Workshops, Tutorials and Classes
Referent Tracking: Use of Ontologies in Tracking Systems. Lecture part of the course Ontological Engineering, Dept of Industrial and Systems Engineering IE 500, Dept of Computer Science CSE510, and Dept of Philosophy PHI 598. SUNY at Buffalo, Sept. 22, 2014. (slides)
Referent Tracking: Use of Ontologies in Tracking Systems. Lecture part of the course Ontological Engineering, Department of Industrial and Systems Engineering IE 500 and Department of Philosophy: PHI 598. SUNY at Buffalo, Sept. 23, 2013. (slides, without videos, lecture audio and video)
A common framework for representing data and what they are about. Ontology seminar, April 1, 2013, Dept. of Philosophy, University at Buffalo, Buffalo, NY. (abstract, slides)
Biomedical Ontology and Referent Tracking: Introduction to Basic Principles. IADR Satellite Workshop on Orofacial Pain, March 20, 2013, Seattle, WA. (slides)
Ontological Perspectives on Data. Informatics sessions for year-3 medical students, University at Buffalo, Jan. 11, 2013. (slides)
Referent Tracking: focus on particulars. Guest lecture for PHI 531 Problems in Ontology, class 23893, University at Buffalo, Sept 10, 2012. (slides)
Realism-Based Ontology for Integrating Individually Compiled Biomedical Data Repositories. 3-Hour tutorial as part of the Medical Informatics Europe Conference (MIE 2012), Pisa, Italy, August 26-29, 2012. (Tutorial outline, slides)
Ontologies for the bio-science industry: development and use.. Short course at the Molecular Medicine Tri-Con 2012 conference, San Francisco, CA, February 20, 2012. (slides)
Ontological Realism for Biomedical Ontologies and Electronic Health Records. Tutorial as part of the Medical Informatics Europe Conference, MIE 2011, Oslo, Norway, August 28-31, 2011.
Improving Structured Electronic Health Record Data through Ontological Realism. Tutorial as part of the International Conference on Biomedical Ontology, ICBO 2011, Buffalo NY, July 26-30, 2011. (slides)
Introduction to Referent Tracking. Tutorial co-located with the International Conference on Biomedical Ontology (ICBO), Buffalo NY and part of the 2-day class From Basic Formal Ontology to the Information Artifact Ontology - July 22, 2009. slides Solving Crimes using Referent Tracking.
Referent Tracking (RT) is a new methodology to build digital copies of the parts of the world we are interested in. These copies, when running inside a computer, should mimic what is happening in reality. RT was originally designed to solve problems in healthcare, but has shown to be applicable to other fields. In this seminar, we will apply RT to reconstruct histories of criminal activities and demonstrate how the paradigm can cope with facts, beliefs, and mistakes, keeping track of information that is sometimes accurate, sometimes misleading, and often contradictory. We will look specifically at a well-known case in which a man was wrongly sentenced to death for a rape and murder he didn’t commit, although all evidence was against him.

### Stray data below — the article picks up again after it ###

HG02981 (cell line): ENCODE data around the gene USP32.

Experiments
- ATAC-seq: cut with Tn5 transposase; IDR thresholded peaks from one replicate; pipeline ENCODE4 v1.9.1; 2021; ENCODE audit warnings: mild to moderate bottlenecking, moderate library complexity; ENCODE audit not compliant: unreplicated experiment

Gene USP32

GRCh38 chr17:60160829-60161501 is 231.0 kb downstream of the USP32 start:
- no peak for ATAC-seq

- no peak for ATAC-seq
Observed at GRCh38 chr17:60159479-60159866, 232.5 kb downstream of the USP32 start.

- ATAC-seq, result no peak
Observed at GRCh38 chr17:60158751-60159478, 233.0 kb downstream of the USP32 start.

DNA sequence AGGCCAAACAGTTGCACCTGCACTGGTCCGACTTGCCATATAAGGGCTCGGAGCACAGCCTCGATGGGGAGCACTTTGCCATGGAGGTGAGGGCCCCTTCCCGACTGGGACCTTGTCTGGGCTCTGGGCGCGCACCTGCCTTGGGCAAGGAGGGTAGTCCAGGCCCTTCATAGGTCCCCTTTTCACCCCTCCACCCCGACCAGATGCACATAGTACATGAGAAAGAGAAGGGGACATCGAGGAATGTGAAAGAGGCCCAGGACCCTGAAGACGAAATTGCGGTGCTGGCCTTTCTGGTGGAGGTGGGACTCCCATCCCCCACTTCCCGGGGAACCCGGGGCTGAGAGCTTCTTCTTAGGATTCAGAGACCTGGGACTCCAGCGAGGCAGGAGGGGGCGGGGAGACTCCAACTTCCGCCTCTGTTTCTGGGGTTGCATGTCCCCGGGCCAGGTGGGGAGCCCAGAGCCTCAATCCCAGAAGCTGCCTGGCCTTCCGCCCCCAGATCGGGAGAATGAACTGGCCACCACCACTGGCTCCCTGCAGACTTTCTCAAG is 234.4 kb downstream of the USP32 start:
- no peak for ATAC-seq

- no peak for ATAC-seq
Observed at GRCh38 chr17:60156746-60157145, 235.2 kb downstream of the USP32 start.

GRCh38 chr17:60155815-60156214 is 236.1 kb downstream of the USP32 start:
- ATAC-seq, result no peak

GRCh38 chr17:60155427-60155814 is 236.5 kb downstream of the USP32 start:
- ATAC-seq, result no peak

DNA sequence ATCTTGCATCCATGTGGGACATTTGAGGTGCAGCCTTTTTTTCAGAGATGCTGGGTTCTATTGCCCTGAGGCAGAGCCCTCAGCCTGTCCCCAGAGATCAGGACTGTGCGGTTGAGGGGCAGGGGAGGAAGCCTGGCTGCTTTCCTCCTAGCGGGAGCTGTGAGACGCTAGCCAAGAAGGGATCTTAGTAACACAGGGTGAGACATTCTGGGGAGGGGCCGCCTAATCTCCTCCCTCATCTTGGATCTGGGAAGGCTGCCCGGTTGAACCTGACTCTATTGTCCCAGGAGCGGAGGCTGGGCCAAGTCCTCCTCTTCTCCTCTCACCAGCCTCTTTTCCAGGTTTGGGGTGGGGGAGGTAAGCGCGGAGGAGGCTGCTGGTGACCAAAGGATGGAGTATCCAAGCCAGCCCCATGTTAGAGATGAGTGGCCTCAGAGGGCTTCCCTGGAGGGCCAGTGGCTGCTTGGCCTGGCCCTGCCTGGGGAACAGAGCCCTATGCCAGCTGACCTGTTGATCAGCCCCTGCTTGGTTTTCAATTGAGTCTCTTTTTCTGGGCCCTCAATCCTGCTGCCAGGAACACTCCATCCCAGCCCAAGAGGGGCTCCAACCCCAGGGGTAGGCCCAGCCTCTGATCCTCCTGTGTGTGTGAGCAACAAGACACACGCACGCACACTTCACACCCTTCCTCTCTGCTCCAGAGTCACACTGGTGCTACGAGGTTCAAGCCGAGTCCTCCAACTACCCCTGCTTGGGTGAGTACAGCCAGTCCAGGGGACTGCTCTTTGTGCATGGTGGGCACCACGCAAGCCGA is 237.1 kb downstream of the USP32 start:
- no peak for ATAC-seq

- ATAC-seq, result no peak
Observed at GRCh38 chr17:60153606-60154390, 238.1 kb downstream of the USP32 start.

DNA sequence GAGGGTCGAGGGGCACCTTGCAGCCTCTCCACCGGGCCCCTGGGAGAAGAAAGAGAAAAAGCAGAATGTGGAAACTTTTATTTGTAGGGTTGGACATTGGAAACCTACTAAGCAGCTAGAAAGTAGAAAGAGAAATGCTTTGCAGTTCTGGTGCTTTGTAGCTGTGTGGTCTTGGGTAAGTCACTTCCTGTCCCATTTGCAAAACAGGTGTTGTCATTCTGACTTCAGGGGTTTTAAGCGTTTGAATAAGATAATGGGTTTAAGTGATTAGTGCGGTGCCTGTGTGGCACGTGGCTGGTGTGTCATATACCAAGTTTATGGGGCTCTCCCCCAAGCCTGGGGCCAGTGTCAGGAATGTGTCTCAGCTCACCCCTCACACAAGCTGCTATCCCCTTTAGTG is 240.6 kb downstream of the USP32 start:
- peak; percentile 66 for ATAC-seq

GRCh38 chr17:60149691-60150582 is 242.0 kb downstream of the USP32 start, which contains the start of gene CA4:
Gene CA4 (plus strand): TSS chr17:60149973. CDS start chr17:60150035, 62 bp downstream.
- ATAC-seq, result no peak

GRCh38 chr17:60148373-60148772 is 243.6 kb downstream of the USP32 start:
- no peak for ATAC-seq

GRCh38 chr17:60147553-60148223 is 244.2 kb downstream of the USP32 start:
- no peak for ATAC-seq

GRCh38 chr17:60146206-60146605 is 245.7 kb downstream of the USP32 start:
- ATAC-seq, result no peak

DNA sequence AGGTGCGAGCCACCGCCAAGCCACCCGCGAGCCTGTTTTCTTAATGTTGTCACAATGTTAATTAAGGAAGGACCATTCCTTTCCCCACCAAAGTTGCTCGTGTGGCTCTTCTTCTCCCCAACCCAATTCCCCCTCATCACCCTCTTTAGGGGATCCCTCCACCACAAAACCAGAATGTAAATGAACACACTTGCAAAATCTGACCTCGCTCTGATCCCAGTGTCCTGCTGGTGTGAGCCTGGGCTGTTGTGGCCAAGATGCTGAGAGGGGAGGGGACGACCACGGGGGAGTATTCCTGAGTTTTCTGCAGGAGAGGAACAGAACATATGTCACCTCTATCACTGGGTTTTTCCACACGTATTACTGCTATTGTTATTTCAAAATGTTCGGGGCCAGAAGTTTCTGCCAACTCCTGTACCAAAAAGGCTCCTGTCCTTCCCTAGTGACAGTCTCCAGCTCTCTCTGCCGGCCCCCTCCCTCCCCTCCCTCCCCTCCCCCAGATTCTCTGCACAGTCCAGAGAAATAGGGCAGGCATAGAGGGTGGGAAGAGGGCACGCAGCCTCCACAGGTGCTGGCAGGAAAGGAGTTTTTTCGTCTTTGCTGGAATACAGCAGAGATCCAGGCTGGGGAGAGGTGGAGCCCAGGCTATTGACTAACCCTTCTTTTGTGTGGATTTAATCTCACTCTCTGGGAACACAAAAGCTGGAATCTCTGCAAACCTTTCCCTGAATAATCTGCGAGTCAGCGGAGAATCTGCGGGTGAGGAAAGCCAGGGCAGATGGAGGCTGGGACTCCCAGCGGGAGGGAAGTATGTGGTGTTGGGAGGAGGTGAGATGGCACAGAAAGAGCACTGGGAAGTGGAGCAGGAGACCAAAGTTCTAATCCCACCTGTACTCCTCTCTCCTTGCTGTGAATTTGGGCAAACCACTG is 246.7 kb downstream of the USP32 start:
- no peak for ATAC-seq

This class has been offered in:
- UB Discovery Seminar Program – Fall 2009.
- UB Discovery Seminar Program – Spring 2009: Course Introduction, The time of a 'killing', Introduction to 'meaning', Introduction to Realism-based Ontology, Identifying types of entities, Entities and their relationships, Entities and their relationships - How the homework should have been done , Entities and their relationships- Correction of the March 26 assignment.
- UB Discovery Seminar Program – Fall 2008: Course introduction, The deadly (?) injection, The time of a killing, On 'definitions', Definitions of 'killing', Using Aristotelian definitions to build an ontology -Introduction- Relations in realism-based ontology - Introduction, Relations and the killing problem, Relations and the killing problem - the students’ views, Relations and the killing problem - towards an adequate ontology.
- UB Discovery Seminar Program – Spring 2008: The implanted chip, Crime Terminology, Building a Realism-based Crime Ontology - Introduction, Building a Realism-based Crime Ontology - Realism-based Relationships, Final Assignment, Privacy and the Implanted Chip problem
In laboratories throughout the world, researchers are making strides towards improving the way we live through amazing advances in biomedical science. From discovering cures for diseases to developing innovative new drugs, to testing safety and efficacy, biomedical research depends on computer technology to progress. But for this, all of the data produced, at all of the stages of discovery – including patient data collected in patient records - needs to be capable of being integrated and computer applications need to be able to understand each other. This seminar will uncover the role of Referent Tracking in Biomedicine, an innovative technique combining the distinct disciplines of biomedicine, philosophy, and informatics. It will be shown how common sense and logical thinking can lead to solutions that give software agents the capacity to know what natural language terms refer to. By allowing many different types of information resources to be exchanged, life-saving scientific research can be shared across disciplines.